“The Sheriff’s Office is fearful that release of this information would not help the public but could potentially cause another one of these attacks,” Assistant County Attorney Lily Oeffler said in a hearing before District Judge Brooke Jackson in 2002. (Oeffler, the county’s point person in keeping Columbine’s secrets, is now a district judge herself.) The county’s position mirrors that of the parents of Harris and Klebold, whose attorneys have maintained that the tapes are private property and that their release would have a disastrous “copycat effect,” inspiring more school shootings.

“Mr. and Mrs. Harris do not want the angry and vitriolic rantings of their son to be made public,” Harris attorney Michael Montgomery wrote to Mink recently, “but their overriding concern is to avoid the risk that these tapes and writings might influence others to commit similar acts.”

 

 


Noble sentiments, to be sure. But the lofty case for suppression has been undercut by the actions of Mink’s predecessor, John Stone, who didn’t seem to have a problem infecting the public with the gunmen’s vitriol when it served his own purposes. Like Poe’s purloined letter, like the bomb fuse Eric Harris kept on his wall and that his parents viewed as an innocent decoration, many of Columbine’s remaining secrets aren’t all that hidden. They have trickled out over time — largely through the leaks, blunders and self-serving half-truths produced by the Columbine investigation itself.     

Copycats and Natural Born Killers

In his official report on the massacre, Sheriff Stone used excerpts from the writings of Harris and Klebold to suggest that no one but the gunmen could be blamed for the shootings — no one at the sheriff’s office, anyway, which had failed to investigate several previous complaints about Harris. This kind of selective editing was anticipated by the killers; in one of their videos, they discuss how the cops will censor their work and “just show the public what they want.”

Stone also gave a Time reporter full access to the basement tapes. Claiming to have been bushwhacked by the resulting cover story, the sheriff was then compelled to let local media types and victims’ families view the tapes before locking them up for good (“Stonewalled,” April 13, 2000).

Similarly, Stone’s office had no qualms about sharing tidbits from Harris’s journal — “the Book of God,” as Harris calls it in one video — in presentations to select gatherings of school and law-enforcement officials. As long as the cops could control the information flow, there was no yammering about the dangers of copycats.

But it was a different story whenWestword and then the Rocky Mountain News published more extensive excerpts from Harris’s writings. The excerpts showed that Harris had developed detailed plans to attack the school a year in advance, while he was in a juvenile diversion program and supposedly being investigated for building pipe bombs and making death threats (“I’m Full of Hate and I Love It,” December 6, 2001). Now officials were outraged that their top-secret investigation had sprung yet another leak.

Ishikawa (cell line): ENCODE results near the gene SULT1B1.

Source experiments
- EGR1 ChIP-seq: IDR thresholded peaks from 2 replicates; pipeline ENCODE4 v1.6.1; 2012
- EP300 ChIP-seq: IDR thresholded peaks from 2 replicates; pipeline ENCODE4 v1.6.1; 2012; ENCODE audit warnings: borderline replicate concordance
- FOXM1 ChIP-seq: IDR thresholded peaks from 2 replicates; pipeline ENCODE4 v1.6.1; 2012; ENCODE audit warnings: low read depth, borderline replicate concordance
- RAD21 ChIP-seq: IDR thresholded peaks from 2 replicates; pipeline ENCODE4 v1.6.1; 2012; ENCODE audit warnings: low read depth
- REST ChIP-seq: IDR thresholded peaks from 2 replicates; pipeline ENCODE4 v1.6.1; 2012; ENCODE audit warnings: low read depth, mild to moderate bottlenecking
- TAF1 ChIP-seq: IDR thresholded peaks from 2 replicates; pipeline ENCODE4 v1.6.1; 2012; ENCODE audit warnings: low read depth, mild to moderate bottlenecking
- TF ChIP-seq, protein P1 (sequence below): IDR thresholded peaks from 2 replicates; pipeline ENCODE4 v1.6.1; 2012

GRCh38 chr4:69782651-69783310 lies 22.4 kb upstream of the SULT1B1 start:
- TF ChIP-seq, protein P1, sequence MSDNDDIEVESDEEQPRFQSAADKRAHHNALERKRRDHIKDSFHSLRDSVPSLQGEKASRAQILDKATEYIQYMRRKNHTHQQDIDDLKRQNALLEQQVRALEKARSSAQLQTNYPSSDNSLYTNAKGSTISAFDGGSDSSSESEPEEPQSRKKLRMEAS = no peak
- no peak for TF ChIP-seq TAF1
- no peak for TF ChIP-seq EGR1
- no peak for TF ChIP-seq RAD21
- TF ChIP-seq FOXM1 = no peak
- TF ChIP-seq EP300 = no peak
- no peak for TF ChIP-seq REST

So was the Denver Post. Tired of getting its ass whupped in the leak department, the Post went to court to demand the release of the rest of the materials seized from the killers’ homes. Attorneys for the county and the killers’ parents responded with a flurry of dire warnings about copycat effects, including one from David Shaffer, a psychiatrist and expert on adolescent suicide. In addition to a 27-page resumé, Shaffer submitted afour-page affidavit asserting the toxic nature of the basement tapes, which he hadn’t seen.

Some judges involved in the Columbine litigation have uncritically embraced the copycat argument, saying the disclosure of the materials would have “a potential for harm” or, in fact, would be “immensely harmful” to the public. Judge Jackson, who ultimately may have to decide the matter, has been more skeptical. In one hearing on the basement tapes, he pointed out that there were plenty of Columbine imitators before the existence of the tapes was even disclosed. All the more reason, Oeffler responded, not to release them.

“What evidence do you have today that release of the documents is going to cause some calamity, or are we just speculating?” Jackson demanded.

“Unless you release the evidence and they actually cause the calamity, Your Honor, the question cannot be responded to,” Oeffler shot back.

“Does that mean I can’t, and no court can ever release them because maybe some additional copycat is going to be inspired?”

“I don’t think it is a maybe, Your Honor,” Oeffler responded gravely.

Yet Harris’s web writings, several pages of his journals and detailed descriptions of the contents of the basement tapes have now circulated on the Internet for years, with no notable surge in copycat incidents. The problem with the copycat defense is that it is speculative and thus largely unanswerable, much like forecasting suicide clusters based on suicide coverage in the media. (It’s just as speculative, perhaps, as trying to quantify the number of shooting incidents that might have been prevented by frank discussion of the Columbine tragedy.) Some of the same experts who consider the Klebold and Harris materials too dangerous for public consumption also blame the massacre in part on “the gunmen’s previous exposure to violent imagery and their study of notorious criminals and tyrants.” Does that mean it’s time to pullMein Kampf from the library shelves or Natural Born Killers from the video store, simply because Harris admired Hitler and Klebold took his style tips from Woody Harrelson?